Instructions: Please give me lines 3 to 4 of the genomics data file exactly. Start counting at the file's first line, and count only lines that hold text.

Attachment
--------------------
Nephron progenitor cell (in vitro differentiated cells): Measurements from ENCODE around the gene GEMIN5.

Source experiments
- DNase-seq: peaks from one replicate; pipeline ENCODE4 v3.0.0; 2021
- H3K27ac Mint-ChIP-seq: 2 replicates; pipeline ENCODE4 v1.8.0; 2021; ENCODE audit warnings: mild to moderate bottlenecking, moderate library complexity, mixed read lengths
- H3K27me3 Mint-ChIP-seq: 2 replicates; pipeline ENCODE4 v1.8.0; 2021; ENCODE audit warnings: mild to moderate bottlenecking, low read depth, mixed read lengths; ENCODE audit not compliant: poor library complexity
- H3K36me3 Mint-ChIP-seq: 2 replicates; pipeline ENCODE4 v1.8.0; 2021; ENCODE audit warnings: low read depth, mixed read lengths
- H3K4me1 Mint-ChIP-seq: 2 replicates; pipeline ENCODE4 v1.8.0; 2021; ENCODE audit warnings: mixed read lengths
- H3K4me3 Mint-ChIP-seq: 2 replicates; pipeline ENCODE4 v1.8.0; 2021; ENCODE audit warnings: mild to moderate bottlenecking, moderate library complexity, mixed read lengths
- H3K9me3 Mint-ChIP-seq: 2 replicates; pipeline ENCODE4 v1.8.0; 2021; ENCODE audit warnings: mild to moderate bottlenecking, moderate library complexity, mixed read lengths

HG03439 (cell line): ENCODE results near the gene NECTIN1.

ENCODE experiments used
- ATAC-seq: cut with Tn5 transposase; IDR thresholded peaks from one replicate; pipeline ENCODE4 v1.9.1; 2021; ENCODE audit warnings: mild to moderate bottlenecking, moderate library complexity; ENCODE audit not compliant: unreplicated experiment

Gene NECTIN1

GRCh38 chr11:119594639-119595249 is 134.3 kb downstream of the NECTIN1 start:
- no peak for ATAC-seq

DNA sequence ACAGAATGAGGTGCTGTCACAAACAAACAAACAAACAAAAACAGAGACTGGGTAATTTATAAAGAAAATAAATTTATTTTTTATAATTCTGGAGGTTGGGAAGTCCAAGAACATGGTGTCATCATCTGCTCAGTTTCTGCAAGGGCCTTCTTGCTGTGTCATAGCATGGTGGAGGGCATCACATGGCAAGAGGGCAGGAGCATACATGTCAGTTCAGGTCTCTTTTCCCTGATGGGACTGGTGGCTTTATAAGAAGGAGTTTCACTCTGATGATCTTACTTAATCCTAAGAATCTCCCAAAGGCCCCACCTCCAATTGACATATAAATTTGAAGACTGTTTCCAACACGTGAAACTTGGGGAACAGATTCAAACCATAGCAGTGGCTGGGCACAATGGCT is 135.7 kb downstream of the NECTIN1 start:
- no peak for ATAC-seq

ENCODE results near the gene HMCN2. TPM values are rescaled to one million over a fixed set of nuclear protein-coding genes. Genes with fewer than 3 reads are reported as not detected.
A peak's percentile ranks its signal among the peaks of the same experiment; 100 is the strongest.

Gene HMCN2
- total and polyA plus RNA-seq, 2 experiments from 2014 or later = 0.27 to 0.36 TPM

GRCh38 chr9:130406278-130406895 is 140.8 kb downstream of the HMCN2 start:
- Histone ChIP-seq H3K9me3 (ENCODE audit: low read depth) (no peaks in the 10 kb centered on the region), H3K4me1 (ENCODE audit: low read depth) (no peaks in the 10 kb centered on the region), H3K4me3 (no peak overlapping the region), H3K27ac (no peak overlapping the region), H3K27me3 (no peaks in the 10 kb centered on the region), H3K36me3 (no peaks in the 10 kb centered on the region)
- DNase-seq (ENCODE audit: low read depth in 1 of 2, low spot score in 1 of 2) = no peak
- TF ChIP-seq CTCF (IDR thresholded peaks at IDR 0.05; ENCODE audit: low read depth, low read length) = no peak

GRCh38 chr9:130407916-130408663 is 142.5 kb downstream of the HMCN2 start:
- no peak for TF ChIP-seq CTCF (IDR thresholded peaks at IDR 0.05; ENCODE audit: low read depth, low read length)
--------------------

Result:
- DNase-seq: peaks from one replicate; pipeline ENCODE4 v3.0.0; 2021
- H3K27ac Mint-ChIP-seq: 2 replicates; pipeline ENCODE4 v1.8.0; 2021; ENCODE audit warnings: mild to moderate bottlenecking, moderate library complexity, mixed read lengths